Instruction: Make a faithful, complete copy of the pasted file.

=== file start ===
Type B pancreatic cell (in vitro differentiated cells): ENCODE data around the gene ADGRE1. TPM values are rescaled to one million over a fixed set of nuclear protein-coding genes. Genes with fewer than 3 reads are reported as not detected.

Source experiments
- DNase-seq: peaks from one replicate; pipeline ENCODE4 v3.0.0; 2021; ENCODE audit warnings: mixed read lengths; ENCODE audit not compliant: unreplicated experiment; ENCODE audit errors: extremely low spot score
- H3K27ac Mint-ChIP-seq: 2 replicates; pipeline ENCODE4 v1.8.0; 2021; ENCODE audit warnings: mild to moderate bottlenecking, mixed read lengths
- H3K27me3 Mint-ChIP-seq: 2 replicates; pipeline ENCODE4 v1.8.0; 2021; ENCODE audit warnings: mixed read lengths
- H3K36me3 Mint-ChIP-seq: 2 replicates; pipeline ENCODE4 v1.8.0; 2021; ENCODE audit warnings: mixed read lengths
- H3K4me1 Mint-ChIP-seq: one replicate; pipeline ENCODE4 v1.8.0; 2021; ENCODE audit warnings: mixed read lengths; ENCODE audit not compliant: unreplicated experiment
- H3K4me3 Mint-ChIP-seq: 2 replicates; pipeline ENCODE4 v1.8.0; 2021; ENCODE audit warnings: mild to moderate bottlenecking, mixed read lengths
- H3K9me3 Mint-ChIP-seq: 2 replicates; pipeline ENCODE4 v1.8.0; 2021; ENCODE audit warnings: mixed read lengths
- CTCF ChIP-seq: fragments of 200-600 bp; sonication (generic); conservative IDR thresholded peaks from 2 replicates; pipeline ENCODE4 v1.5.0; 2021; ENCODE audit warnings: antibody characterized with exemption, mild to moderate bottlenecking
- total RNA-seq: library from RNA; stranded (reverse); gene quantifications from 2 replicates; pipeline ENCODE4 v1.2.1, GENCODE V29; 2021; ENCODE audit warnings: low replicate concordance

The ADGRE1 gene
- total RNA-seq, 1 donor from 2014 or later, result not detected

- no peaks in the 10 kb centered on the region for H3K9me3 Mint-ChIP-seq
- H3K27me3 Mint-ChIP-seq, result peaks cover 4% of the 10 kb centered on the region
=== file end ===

Type B pancreatic cell (in vitro differentiated cells): ENCODE data around the gene ADGRE1. TPM values are rescaled to one million over a fixed set of nuclear protein-coding genes. Genes with fewer than 3 reads are reported as not detected.

Source experiments
- DNase-seq: peaks from one replicate; pipeline ENCODE4 v3.0.0; 2021; ENCODE audit warnings: mixed read lengths; ENCODE audit not compliant: unreplicated experiment; ENCODE audit errors: extremely low spot score
- H3K27ac Mint-ChIP-seq: 2 replicates; pipeline ENCODE4 v1.8.0; 2021; ENCODE audit warnings: mild to moderate bottlenecking, mixed read lengths
- H3K27me3 Mint-ChIP-seq: 2 replicates; pipeline ENCODE4 v1.8.0; 2021; ENCODE audit warnings: mixed read lengths
- H3K36me3 Mint-ChIP-seq: 2 replicates; pipeline ENCODE4 v1.8.0; 2021; ENCODE audit warnings: mixed read lengths
- H3K4me1 Mint-ChIP-seq: one replicate; pipeline ENCODE4 v1.8.0; 2021; ENCODE audit warnings: mixed read lengths; ENCODE audit not compliant: unreplicated experiment
- H3K4me3 Mint-ChIP-seq: 2 replicates; pipeline ENCODE4 v1.8.0; 2021; ENCODE audit warnings: mild to moderate bottlenecking, mixed read lengths
- H3K9me3 Mint-ChIP-seq: 2 replicates; pipeline ENCODE4 v1.8.0; 2021; ENCODE audit warnings: mixed read lengths
- CTCF ChIP-seq: fragments of 200-600 bp; sonication (generic); conservative IDR thresholded peaks from 2 replicates; pipeline ENCODE4 v1.5.0; 2021; ENCODE audit warnings: antibody characterized with exemption, mild to moderate bottlenecking
- total RNA-seq: library from RNA; stranded (reverse); gene quantifications from 2 replicates; pipeline ENCODE4 v1.2.1, GENCODE V29; 2021; ENCODE audit warnings: low replicate concordance

The ADGRE1 gene
- total RNA-seq, 1 donor from 2014 or later, result not detected

- no peaks in the 10 kb centered on the region for H3K9me3 Mint-ChIP-seq
- H3K27me3 Mint-ChIP-seq, result peaks cover 4% of the 10 kb centered on the region